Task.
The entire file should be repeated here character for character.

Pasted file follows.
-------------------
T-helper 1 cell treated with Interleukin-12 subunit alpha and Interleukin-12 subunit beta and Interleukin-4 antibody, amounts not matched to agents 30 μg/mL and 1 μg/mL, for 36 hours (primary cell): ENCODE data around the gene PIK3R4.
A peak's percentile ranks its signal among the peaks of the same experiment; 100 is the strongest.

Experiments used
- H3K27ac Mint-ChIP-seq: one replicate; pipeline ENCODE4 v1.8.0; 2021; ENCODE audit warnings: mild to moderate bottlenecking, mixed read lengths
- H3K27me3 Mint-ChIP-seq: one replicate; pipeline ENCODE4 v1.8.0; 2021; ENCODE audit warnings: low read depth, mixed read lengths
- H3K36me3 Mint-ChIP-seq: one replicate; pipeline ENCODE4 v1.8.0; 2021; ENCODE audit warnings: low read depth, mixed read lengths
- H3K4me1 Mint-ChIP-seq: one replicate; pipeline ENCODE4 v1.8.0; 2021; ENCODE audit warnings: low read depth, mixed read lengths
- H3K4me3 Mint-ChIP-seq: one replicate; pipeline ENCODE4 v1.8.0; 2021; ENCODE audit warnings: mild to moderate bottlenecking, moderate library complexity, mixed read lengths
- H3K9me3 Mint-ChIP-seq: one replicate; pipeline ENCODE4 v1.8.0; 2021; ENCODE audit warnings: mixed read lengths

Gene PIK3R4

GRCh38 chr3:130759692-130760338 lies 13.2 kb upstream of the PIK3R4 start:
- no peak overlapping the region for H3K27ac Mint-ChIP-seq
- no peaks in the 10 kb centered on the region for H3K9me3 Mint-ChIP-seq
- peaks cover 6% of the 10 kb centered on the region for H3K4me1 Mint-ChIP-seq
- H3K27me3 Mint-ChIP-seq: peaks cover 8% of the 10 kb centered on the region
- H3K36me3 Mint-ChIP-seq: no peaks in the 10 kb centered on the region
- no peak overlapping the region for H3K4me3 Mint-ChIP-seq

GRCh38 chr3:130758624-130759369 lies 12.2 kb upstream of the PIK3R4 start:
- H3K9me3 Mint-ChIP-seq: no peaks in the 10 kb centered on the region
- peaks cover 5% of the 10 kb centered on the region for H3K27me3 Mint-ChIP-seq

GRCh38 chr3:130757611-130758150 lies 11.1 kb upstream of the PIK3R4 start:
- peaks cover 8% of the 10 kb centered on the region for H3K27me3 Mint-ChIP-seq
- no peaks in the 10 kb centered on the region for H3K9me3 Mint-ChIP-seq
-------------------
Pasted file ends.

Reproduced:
T-helper 1 cell treated with Interleukin-12 subunit alpha and Interleukin-12 subunit beta and Interleukin-4 antibody, amounts not matched to agents 30 μg/mL and 1 μg/mL, for 36 hours (primary cell): ENCODE data around the gene PIK3R4.
A peak's percentile ranks its signal among the peaks of the same experiment; 100 is the strongest.

Experiments used
- H3K27ac Mint-ChIP-seq: one replicate; pipeline ENCODE4 v1.8.0; 2021; ENCODE audit warnings: mild to moderate bottlenecking, mixed read lengths
- H3K27me3 Mint-ChIP-seq: one replicate; pipeline ENCODE4 v1.8.0; 2021; ENCODE audit warnings: low read depth, mixed read lengths
- H3K36me3 Mint-ChIP-seq: one replicate; pipeline ENCODE4 v1.8.0; 2021; ENCODE audit warnings: low read depth, mixed read lengths
- H3K4me1 Mint-ChIP-seq: one replicate; pipeline ENCODE4 v1.8.0; 2021; ENCODE audit warnings: low read depth, mixed read lengths
- H3K4me3 Mint-ChIP-seq: one replicate; pipeline ENCODE4 v1.8.0; 2021; ENCODE audit warnings: mild to moderate bottlenecking, moderate library complexity, mixed read lengths
- H3K9me3 Mint-ChIP-seq: one replicate; pipeline ENCODE4 v1.8.0; 2021; ENCODE audit warnings: mixed read lengths

Gene PIK3R4

GRCh38 chr3:130759692-130760338 lies 13.2 kb upstream of the PIK3R4 start:
- no peak overlapping the region for H3K27ac Mint-ChIP-seq
- no peaks in the 10 kb centered on the region for H3K9me3 Mint-ChIP-seq
- peaks cover 6% of the 10 kb centered on the region for H3K4me1 Mint-ChIP-seq
- H3K27me3 Mint-ChIP-seq: peaks cover 8% of the 10 kb centered on the region
- H3K36me3 Mint-ChIP-seq: no peaks in the 10 kb centered on the region
- no peak overlapping the region for H3K4me3 Mint-ChIP-seq

GRCh38 chr3:130758624-130759369 lies 12.2 kb upstream of the PIK3R4 start:
- H3K9me3 Mint-ChIP-seq: no peaks in the 10 kb centered on the region
- peaks cover 5% of the 10 kb centered on the region for H3K27me3 Mint-ChIP-seq

GRCh38 chr3:130757611-130758150 lies 11.1 kb upstream of the PIK3R4 start:
- peaks cover 8% of the 10 kb centered on the region for H3K27me3 Mint-ChIP-seq
- no peaks in the 10 kb centered on the region for H3K9me3 Mint-ChIP-seq